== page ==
The Bernoulli theorem can also be applied to the measurement of flow rate. Consider the passage of an incompressible fluid through the constriction.

**FLOW MEASUREMENT**

The
Bernoulli theorem can also be applied to the measurement of flow rate. Consider
the passage of an incompressible fluid through the constriction shown in Figure
2.6. The increase in kinetic energy as the velocity increases from u_{1}
to u_{2} is derived from the pressure energy of the fluid, the pressure
of which drops from P_{1} to P_{2}, the latter being recorded
by manometers. There is no change in height, and equation (2.5) can be
rearranged to give

The
volumetric flow rate Q =
*u*_{1}*a*_{1} =
*u*_{2}*a*_{2}. Therefore, by rearrangement,

This
derivation neglects the correction of kinetic energy loss due to non-uniformity
of flow in both cross sections and the frictional degradation of energy during
passage through the constriction. This is corrected by the introduction of a
numerical coefficient, C_{D}, known as the coefficient of discharge.
Therefore,

The
value of C_{D} depends on conditions of flow and the shape of the
constriction. For a well-shaped constriction (notably circular cross section),
it would vary between 0.95 and 0.99 for turbulent flow. The value is much lower
in laminar flow because the kinetic energy correction is larger. The return of
the fluid to the original velocity by means of a diverging section forms a
flow-measuring device known as a Venturi meter.

The
Venturi meter is shown in Figure 2.7A. The converging cone leads to the
narrowest cross section, known as the throat. The change in pressure is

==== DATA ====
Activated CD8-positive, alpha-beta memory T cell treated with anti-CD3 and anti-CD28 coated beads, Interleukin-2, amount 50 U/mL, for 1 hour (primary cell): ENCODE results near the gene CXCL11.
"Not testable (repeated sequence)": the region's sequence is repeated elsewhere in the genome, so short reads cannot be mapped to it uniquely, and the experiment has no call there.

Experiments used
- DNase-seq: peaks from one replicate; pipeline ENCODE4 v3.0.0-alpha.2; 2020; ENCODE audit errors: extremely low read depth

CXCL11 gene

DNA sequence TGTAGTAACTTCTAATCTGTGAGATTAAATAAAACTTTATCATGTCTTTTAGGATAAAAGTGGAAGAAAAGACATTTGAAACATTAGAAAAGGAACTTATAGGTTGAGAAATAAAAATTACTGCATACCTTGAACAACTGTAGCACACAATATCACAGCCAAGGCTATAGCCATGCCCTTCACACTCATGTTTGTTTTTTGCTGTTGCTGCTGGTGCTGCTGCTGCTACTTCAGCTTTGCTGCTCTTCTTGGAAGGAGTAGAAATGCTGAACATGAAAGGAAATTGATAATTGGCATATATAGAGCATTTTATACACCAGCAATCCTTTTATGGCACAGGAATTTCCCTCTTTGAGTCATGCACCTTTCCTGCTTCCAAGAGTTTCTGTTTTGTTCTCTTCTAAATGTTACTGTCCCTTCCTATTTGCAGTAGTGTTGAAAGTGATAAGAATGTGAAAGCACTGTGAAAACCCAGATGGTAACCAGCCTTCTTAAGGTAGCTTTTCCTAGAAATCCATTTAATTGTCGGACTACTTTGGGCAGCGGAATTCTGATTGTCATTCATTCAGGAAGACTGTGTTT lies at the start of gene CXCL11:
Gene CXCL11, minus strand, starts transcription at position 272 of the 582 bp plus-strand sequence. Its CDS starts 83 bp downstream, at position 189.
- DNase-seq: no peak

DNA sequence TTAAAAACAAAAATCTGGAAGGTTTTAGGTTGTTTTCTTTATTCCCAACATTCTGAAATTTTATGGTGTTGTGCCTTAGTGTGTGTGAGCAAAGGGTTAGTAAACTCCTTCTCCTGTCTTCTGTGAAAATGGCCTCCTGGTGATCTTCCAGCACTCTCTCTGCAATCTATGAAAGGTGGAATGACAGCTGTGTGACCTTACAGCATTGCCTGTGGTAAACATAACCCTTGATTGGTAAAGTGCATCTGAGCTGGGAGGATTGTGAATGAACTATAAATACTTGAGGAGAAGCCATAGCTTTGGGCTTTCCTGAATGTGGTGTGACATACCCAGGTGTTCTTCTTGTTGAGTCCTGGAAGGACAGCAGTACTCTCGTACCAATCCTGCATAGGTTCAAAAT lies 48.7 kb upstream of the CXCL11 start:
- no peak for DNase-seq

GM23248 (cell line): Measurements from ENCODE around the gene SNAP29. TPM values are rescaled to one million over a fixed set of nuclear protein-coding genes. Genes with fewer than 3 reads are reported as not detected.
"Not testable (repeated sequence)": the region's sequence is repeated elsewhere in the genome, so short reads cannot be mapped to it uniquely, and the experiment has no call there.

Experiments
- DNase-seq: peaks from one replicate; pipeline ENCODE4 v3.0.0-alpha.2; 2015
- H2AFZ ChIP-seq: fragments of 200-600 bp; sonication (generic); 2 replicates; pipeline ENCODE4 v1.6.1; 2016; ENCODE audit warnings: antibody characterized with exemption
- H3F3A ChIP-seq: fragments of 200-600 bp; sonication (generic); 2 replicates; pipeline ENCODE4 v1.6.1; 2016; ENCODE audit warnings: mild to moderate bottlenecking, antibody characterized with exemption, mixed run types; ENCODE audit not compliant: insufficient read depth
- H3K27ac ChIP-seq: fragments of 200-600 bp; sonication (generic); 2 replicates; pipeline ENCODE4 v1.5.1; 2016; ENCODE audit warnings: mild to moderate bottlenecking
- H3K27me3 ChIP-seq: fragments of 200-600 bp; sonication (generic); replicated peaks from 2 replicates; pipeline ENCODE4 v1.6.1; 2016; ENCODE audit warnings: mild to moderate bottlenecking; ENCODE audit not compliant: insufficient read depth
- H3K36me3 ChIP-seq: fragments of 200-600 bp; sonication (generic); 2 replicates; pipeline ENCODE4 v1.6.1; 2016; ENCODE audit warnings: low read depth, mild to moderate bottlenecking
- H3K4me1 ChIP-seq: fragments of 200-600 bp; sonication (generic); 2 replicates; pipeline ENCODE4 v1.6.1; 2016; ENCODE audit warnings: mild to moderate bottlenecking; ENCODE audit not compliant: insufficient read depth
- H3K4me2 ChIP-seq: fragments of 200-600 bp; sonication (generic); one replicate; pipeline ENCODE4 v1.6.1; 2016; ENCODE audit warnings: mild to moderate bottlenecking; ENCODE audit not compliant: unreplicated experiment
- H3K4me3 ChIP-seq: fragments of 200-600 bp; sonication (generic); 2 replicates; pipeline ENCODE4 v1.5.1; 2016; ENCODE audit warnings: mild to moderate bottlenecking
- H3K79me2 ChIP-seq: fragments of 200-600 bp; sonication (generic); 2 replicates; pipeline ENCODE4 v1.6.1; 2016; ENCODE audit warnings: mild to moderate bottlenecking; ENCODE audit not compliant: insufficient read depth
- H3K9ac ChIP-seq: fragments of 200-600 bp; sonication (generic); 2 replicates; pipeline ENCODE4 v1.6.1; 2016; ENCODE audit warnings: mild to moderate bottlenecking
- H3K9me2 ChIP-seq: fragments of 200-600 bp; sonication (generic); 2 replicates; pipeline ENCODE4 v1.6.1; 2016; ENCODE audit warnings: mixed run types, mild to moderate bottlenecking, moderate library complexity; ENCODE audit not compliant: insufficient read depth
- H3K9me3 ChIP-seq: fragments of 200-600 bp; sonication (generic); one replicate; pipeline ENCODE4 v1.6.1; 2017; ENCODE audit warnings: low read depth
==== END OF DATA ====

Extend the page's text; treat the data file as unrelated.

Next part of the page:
measured across this part of the meter and the volumetric flow rate is found by
substitution into equation (2.11). Values of the coefficient of discharge are
given in the preceding paragraph. The diverging section or diffuser is designed
to induce a gradual return to the original velocity. This minimizes eddy
formation in the diffuser and permits the recovery of a large proportion of the
increased kinetic energy as pressure energy. The permanent loss of head due to
friction in both converging and diverging sections is small. The meter is
therefore efficient.

When
the minimization of energy degradation is less important, the gradual, economic
return to the original velocity may be abandoned, compen-sation for loss of
efficiency being found in a device that is simpler, cheaper, and more adaptable
than the Venturi meter. The orifice meter, to which this state-ment applies,
consists simply of a plate with an orifice. A representation of flow through the
meter is depicted in Figure 2.7B, indicating convergence of the fluid stream
after passage through the orifice to give a cross section of minimum area
called the vena contracta. The downstream pressure tapping is made at this
cross

*FIGURE 2.7** **Flow meters: (A) Venturi meter,
(B) orifice meter, (C) Pitot tube, and (D) rotameter.*

The volumetric flow rate would be given by equation (2.6) for which a_{2}
is the jet area at the vena *contracta*.
The measurement of this dimension is inconvenient. It is therefore related to
the area of the orifice, *a*_{0},
which can be accurately measured by the coefficient of contraction, C_{c},
defined by the relation

C_{c}
= *a*_{2}/*a*_{0}

The
coefficient of contraction, frictional losses between the tapping points, and